ISTANBUL -- Turkish state-run television TRT reported Thursday that a Syrian passenger plane intercepted by Turkey's air force was carrying military communications equipment, as Damascus branded the incident piracy amid growing tensions between the two countries.
Yeni Safak, a newspaper close to the Turkish government, reported there were 10 containers aboard the plane, some containing radio receivers, antennas and "equipment that are thought to be missile parts."
Neither TRT nor the newspaper cited sources for their reports, and Turkish officials have yet to provide details on what was aboard the Syrian Air A320 from Moscow that was forced to land in Ankara on Wednesday.
Turkey's Foreign Minister Ahmet Davutoglu said the cargo contained "elements ... that are not legitimate in civilian flights" and insisted Ankara was within its rights to intercept the plane if it suspected that military equipment was being transported over Turkish territory.
But Syrian Transportation Minister Mohammad Ibrahim Said said Thursday that Turkey's decision to force the plane to land amounted to piracy.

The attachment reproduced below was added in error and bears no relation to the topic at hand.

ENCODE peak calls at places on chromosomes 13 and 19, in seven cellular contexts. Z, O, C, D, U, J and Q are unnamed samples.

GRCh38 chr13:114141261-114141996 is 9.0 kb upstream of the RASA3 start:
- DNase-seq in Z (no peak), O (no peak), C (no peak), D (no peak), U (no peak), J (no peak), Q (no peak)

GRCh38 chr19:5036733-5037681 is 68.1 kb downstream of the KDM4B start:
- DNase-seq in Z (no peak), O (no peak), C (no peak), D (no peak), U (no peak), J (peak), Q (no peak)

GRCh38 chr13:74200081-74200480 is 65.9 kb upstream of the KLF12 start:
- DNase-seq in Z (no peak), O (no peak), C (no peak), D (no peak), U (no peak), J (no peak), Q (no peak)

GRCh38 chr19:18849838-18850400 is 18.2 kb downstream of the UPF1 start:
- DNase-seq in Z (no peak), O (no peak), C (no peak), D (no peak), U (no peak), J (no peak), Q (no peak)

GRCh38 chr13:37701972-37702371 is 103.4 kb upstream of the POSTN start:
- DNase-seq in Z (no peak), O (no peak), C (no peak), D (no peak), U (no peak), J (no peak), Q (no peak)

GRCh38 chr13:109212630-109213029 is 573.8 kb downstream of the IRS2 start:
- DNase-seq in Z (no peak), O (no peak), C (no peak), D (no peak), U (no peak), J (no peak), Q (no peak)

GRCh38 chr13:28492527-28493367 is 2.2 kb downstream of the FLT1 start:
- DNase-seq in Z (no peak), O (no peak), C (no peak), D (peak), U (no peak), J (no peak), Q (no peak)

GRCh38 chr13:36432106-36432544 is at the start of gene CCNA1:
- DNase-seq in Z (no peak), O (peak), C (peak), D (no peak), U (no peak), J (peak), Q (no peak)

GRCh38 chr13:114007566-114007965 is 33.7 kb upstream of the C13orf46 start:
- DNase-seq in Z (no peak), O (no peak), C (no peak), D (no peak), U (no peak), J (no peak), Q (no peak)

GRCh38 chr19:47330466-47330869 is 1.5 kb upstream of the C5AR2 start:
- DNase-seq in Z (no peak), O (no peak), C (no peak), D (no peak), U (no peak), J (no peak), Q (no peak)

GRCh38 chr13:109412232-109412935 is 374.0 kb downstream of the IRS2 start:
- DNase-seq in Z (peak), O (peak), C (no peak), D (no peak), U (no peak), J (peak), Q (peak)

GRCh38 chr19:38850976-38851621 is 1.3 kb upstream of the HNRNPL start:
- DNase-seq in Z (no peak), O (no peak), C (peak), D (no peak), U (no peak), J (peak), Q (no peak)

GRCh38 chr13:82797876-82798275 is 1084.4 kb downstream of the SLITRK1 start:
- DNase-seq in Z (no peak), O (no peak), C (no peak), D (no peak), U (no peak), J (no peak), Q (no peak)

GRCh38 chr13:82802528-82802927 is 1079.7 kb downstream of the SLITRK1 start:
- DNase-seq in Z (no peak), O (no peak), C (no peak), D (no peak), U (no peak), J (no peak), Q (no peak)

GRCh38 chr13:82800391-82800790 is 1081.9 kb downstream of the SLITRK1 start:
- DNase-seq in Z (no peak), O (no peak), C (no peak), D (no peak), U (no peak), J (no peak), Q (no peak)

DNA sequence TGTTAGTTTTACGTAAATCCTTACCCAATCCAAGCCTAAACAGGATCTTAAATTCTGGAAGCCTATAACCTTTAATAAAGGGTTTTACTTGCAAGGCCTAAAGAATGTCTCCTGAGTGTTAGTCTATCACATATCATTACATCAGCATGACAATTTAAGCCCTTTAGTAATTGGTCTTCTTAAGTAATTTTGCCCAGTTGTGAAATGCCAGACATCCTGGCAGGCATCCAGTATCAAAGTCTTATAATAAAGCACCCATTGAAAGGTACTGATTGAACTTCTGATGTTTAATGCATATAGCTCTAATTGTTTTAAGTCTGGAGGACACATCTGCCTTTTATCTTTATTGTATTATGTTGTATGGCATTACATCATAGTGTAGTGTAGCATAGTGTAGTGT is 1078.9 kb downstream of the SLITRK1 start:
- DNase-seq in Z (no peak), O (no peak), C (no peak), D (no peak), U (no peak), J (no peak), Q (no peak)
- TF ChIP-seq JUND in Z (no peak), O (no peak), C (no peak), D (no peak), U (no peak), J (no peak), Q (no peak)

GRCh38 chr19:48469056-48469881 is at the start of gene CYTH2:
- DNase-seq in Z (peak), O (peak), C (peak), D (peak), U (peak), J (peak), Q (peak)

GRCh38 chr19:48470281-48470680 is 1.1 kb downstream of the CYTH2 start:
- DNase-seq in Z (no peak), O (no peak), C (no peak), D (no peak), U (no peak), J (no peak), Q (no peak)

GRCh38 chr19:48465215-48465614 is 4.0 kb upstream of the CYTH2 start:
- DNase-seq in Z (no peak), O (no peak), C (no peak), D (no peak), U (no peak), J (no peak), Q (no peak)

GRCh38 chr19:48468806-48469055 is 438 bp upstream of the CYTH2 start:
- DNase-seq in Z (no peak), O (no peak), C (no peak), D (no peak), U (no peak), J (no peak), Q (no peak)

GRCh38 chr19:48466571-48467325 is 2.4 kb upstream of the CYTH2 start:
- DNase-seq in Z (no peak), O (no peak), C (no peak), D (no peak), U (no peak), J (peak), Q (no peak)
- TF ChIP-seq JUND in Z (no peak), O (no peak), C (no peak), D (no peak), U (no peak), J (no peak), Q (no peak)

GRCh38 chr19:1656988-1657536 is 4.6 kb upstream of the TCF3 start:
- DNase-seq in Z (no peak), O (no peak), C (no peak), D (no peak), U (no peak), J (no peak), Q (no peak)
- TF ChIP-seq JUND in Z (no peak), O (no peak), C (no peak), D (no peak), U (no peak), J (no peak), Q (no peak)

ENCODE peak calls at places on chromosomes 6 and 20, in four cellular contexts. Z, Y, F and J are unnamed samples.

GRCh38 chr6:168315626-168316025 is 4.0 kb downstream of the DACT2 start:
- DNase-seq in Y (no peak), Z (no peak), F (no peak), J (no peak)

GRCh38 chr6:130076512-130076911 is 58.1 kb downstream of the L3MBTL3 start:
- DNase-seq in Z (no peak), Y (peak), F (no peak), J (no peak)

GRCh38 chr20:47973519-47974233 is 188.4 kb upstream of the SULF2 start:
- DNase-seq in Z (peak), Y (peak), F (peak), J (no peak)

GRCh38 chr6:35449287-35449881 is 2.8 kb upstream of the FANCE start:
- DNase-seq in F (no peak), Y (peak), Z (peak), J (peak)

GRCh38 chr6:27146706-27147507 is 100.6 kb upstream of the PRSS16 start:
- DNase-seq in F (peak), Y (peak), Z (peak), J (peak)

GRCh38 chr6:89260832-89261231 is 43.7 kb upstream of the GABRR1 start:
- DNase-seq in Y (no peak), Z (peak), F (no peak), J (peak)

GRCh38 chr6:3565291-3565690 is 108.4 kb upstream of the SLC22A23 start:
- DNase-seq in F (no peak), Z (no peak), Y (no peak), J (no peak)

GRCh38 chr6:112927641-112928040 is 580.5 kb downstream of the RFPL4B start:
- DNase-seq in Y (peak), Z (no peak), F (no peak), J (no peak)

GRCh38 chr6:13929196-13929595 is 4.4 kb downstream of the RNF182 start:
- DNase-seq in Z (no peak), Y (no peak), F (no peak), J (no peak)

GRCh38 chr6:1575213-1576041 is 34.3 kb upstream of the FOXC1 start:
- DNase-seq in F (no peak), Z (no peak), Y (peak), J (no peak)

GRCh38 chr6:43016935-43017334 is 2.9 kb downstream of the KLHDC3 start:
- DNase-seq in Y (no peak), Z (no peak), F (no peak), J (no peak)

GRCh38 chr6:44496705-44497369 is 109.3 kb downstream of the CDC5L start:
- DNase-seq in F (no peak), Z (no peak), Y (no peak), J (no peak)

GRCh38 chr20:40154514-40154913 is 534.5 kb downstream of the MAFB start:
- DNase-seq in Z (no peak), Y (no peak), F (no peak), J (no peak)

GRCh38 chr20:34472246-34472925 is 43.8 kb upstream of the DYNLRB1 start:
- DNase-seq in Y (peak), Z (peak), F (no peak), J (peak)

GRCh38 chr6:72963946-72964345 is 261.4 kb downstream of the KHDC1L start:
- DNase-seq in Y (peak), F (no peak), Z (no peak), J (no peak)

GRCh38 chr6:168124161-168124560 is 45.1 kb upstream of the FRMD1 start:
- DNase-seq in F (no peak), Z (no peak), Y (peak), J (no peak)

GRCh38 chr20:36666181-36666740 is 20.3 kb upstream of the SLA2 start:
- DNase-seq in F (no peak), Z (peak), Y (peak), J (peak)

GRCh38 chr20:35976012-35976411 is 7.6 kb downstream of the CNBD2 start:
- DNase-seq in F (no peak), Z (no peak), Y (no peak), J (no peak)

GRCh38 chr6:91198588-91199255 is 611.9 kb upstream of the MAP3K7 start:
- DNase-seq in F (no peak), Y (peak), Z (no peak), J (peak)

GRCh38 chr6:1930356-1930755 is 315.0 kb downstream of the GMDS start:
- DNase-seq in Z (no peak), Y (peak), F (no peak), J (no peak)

The general manager of the Syrian Civil Aviation Agency also blasted Turkey's forced landing of the plane, calling it "contrary to regulations and aviation norms."
Ghaidaa Abdul-Latif told reporters in Damascus that the plane's pilots were not asked to land but were instead surprised by Turkish F-16 fighter jets, which forced them to land.
"This action is contrary to the rules, because the pilot should be first asked to land for inspection," she said. "If he refuses, military jets would then fly to force him to land."
A Syrian Airlines engineer who was aboard, Haithan Kasser, said armed Turkish officials boarded the plane and handcuffed the crew before inspecting packages that contained electrical equipment.
Abdul-Latif said the officials seized some packages after presenting official documents.
She said Syria would file a complaint with international aviation authorities.